Marriage can be a roller coaster ride. This is to be expected when two people are trying to build a life together. So what happens when autism enters the mix? Although autism impacts each child and marriage in a different way, there are some common issues that autism families face. They can include financial challenges, child care, special education, lack of support, parenting a child with challenging behaviors, work-life balance, and planning for the future. Each of these issues can bring stresses to any marriage but they can be more intense when parenting a child on the autism spectrum.
I have often heard the rumored statistic that 80% of marriages of couples raising a child with autism ends in divorce. In 2010, two studies came out that debunked this statistic. One of them was a study conducted by Hartley et al. that was published in the Journal of Family Psychology. This study stated that parents of children on the autism spectrum had a 23.5% rate of getting divorced compared to 13.8% of parents of children who did not have a disability.
The Kennedy Kreiger Institute also debunks this statistic in their study, which found that “64% of children with autism lived with married or adoptive parents compared to a rate of 65% for children with no autism diagnosis.” My husband and I are not in the 23.5% of couples getting divorced because of autism. In fact, divorce is not even on our radar. Our son, Angel, is in the 64% of children with autism living with married parents.
One thing that we don’t hear often is that autism can bring couples closer together. No one else understands Angel the way my husband and I do. I truly believe that we have gained greater purpose as a couple since Angel was diagnosed.
I admit that autism came into our lives when we were already experiencing some marital challenges. We were on an emotional roller coaster but we rode it out. When our son was diagnosed with autism, my initial coping mechanism was to have a good cry and then start researching ways we could help him progress. I knew that I could not be in denial anymore. I knew that our son needed more help than he was getting.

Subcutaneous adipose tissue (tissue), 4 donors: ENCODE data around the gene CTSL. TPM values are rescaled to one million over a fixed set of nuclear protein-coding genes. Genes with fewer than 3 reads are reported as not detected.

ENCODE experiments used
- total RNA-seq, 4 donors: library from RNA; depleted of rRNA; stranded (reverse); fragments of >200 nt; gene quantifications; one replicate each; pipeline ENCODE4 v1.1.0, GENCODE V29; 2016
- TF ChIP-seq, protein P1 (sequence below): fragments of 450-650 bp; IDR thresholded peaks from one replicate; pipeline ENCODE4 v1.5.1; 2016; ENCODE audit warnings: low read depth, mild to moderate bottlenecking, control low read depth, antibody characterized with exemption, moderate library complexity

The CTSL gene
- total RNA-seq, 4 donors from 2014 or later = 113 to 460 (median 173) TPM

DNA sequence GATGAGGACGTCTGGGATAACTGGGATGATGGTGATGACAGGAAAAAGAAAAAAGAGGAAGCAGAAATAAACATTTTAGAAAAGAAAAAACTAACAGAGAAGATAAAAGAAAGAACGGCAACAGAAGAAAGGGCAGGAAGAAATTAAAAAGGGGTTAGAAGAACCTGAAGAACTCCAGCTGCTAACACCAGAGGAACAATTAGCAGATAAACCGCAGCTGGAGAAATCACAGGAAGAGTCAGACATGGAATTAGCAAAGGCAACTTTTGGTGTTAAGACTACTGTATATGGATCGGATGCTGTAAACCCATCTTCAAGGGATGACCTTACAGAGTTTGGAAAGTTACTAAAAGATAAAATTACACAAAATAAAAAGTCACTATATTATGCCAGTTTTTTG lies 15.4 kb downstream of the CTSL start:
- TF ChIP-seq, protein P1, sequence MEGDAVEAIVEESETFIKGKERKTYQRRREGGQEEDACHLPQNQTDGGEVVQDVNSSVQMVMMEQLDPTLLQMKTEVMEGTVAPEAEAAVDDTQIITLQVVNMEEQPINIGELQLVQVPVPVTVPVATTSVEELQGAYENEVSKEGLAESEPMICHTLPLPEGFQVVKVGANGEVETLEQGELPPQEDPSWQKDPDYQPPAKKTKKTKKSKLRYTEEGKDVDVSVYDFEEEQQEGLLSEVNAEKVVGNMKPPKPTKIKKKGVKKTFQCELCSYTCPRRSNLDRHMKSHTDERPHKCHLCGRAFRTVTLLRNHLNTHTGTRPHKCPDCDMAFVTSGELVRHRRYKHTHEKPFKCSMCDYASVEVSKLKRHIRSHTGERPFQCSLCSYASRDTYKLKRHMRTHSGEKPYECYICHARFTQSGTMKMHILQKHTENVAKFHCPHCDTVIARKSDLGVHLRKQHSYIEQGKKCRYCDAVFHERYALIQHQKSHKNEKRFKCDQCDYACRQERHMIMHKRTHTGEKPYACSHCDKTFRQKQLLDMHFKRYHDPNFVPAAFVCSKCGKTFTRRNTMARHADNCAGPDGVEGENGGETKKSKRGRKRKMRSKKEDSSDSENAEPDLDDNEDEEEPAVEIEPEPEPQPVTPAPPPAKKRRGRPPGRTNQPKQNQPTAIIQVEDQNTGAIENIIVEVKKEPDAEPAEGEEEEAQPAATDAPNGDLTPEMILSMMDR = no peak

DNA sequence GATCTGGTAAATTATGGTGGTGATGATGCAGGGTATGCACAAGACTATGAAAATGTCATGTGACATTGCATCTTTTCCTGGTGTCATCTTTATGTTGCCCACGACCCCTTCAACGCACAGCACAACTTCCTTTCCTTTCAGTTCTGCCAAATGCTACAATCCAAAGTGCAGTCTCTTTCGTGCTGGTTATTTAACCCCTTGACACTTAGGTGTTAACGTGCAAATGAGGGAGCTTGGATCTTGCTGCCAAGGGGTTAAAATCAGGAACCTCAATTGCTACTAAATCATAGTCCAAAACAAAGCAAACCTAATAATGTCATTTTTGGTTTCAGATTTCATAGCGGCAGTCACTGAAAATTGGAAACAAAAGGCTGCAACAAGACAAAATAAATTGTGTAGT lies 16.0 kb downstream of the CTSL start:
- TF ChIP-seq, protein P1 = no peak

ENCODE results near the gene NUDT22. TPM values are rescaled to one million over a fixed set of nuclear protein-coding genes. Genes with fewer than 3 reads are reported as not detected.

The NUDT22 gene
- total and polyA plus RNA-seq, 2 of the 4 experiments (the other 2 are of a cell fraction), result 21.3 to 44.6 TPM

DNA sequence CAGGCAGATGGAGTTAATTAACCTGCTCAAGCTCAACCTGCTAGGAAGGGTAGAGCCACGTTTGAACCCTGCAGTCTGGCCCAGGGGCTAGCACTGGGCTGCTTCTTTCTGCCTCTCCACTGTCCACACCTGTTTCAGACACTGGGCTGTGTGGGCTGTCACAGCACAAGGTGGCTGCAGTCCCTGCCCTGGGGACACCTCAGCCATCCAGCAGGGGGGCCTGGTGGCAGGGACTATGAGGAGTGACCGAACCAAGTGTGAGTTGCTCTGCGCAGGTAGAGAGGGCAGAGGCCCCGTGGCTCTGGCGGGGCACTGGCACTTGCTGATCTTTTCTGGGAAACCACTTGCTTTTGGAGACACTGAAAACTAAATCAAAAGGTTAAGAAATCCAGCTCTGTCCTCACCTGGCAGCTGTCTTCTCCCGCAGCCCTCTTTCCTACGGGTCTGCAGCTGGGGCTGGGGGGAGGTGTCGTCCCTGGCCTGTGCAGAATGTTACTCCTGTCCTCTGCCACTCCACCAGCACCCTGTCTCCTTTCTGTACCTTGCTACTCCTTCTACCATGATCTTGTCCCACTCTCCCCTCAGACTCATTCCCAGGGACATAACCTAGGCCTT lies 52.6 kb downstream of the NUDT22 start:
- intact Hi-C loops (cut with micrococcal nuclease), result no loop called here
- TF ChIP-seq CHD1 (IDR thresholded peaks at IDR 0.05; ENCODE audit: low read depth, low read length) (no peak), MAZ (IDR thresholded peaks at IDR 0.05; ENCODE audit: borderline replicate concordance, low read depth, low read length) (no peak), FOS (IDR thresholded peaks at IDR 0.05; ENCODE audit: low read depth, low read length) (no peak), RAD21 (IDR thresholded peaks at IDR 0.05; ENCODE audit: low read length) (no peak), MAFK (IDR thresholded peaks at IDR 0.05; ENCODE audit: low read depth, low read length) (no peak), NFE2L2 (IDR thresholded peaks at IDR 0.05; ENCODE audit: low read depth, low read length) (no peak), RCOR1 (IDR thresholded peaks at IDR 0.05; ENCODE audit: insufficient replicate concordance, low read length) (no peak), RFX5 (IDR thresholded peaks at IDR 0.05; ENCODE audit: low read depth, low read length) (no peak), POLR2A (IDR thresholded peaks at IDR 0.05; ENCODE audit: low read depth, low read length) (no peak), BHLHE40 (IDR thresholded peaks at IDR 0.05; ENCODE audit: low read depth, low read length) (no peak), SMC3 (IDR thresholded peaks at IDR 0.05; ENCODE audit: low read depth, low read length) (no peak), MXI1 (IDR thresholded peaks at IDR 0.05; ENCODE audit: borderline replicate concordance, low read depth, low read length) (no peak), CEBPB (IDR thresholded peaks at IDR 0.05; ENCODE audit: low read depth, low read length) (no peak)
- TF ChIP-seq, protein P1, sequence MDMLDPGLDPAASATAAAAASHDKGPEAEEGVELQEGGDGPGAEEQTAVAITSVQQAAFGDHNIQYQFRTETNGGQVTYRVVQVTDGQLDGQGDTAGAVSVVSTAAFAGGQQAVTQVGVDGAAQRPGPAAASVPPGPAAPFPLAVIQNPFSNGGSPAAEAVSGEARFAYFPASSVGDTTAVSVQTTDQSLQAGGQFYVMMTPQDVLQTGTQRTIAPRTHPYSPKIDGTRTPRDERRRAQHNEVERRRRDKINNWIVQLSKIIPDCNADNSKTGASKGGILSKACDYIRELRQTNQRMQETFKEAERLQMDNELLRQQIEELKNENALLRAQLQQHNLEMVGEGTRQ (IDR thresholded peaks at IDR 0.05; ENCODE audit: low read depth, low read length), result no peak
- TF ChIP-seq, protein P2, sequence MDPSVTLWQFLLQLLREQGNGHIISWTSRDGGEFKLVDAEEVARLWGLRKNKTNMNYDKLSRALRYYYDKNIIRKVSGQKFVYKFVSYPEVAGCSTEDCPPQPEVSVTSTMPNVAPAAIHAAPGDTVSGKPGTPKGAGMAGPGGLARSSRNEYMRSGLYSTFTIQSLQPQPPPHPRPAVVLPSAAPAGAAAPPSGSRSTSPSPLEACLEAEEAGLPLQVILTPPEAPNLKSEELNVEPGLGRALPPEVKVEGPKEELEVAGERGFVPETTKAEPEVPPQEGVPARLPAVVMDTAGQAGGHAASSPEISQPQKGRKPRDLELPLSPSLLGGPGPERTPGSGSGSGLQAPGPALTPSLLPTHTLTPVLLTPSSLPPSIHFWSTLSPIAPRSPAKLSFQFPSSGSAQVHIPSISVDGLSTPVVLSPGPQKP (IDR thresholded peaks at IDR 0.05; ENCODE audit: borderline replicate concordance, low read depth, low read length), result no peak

My husband had his own way of coping. I strongly believe that he was in denial about Angel’s diagnosis and what it meant for our family in the long run. Sometimes he would ask me questions that would make me give him the side eye. It was hard for me to understand why he did not get it. I know that was not fair, but I am being honest.
Soon, I had to realize that we each have areas of parenting that come naturally to us. I am the writer, the researcher, the advocate, and yes the hands-on mom. He is the disciplinarian, the teacher, the fun one, and yes the hands-on dad. Because we have assumed these roles, I realize that we still have to reach across and provide support to each other not just as parents but as husband and wife.
As parents we both know that no matter what else is going on, we have to be there for our son. His diagnosis has not changed his love and need for us. His diagnosis has not changed our love for each other. Looking back, we could’ve been more supportive of each other. Counseling really helped us get over that hump. We had no choice. Our son needed us.
As husband and wife, we know that we need to do more things as a couple. We need to work hard to make that happen and to make our marriage last. While planning for our son’s future, the realization hit that we are in this for the long haul. It also hit us that he could be in our home for a life time. This means we have to think outside the box to keep our marriage going. Continuing to build our family on a foundation of love is a good start.
Are you a married couple raising a child with autism? How has autism impacted your marriage? Please share. I look forward to hearing from you.
(This post first appeared on Black and Married With Kids.)